Why Black girls don’t matter: exploring how race and gender shape academic success in an inner city school

Rollock, Nicola. 2007. Why Black girls don’t matter: exploring how race and gender shape academic success in an inner city school. Support for Learning, 22(4), pp. 197-202. ISSN 0268-2141 [Article]

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Abstract or Description

The continued low academic attainment of Black pupils is now a well-established, familiar feature of the annual statistics of educational attainment. Black pupils tend to consistently perform below their white counterparts and below the national average. Key debates, examining how to address the difference in attainment gap, have tended to focus almost exclusively on the achievements of Black male pupils with little explicit attention paid to the needs and experiences of their female counterparts. Based on ethnographic research that explores how staff and pupils at an inner city secondary school construct academic success, this paper reveals how and why Black female pupils have become silenced in these debates. Employing a Bourdieusian framework, it is argued that while prevalent discourses on femininity serve to increase Black girls’ legitimacy in the context of dominant school discourses on academic success, those on ethnicity serve simultaneously to downgrade their legitimacy, both minimizing their opportunities for high status academic success and rendering them invisible in the debates on Black attainment.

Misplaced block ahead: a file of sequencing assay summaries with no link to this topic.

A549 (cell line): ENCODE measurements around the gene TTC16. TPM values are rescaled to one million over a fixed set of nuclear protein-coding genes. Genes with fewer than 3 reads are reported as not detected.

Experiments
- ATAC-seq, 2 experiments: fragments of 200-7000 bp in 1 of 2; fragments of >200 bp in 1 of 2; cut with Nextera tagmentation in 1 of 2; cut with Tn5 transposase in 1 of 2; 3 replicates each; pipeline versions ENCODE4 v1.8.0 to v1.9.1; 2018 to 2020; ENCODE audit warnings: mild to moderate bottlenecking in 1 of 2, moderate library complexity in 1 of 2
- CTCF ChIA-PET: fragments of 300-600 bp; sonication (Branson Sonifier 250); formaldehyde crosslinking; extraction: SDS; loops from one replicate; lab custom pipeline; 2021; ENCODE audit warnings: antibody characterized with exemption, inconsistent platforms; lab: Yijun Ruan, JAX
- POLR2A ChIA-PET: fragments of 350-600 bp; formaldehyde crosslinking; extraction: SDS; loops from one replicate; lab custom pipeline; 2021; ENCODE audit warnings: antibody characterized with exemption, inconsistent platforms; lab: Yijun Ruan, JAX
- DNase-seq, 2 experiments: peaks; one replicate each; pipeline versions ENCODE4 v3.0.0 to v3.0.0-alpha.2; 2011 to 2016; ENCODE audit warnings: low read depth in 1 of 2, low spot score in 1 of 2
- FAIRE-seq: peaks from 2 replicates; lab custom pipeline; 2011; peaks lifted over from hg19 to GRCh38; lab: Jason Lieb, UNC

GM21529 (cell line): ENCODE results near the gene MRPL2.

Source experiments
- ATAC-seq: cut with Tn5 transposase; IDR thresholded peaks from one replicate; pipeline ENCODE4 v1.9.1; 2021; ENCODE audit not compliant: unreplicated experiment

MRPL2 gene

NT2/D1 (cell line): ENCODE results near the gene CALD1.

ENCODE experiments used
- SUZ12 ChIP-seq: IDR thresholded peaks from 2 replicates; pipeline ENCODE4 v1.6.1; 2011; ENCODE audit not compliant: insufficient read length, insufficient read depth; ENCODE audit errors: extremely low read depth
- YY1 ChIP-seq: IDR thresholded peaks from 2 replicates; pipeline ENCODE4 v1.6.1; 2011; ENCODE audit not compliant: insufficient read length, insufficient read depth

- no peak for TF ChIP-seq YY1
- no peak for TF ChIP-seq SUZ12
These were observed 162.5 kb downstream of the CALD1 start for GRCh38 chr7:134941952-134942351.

Item Type:

Article

Identification Number (DOI):

https://doi.org/10.1111/j.1467-9604.2007.00471.x

Keywords:

Black girls; exclusion; cultural capital; femininity/masculinity; achievement

Departments, Centres and Research Units:

Educational Studies

Dates:

DateEvent
8 November 2007Published
8 November 2007Accepted

Item ID:

27824

Date Deposited:

06 Jan 2020 12:26

Last Modified:

06 Jan 2020 12:26

Peer Reviewed:

Yes, this version has been peer-reviewed.

URI:

http://research.gold.ac.uk/id/eprint/27824

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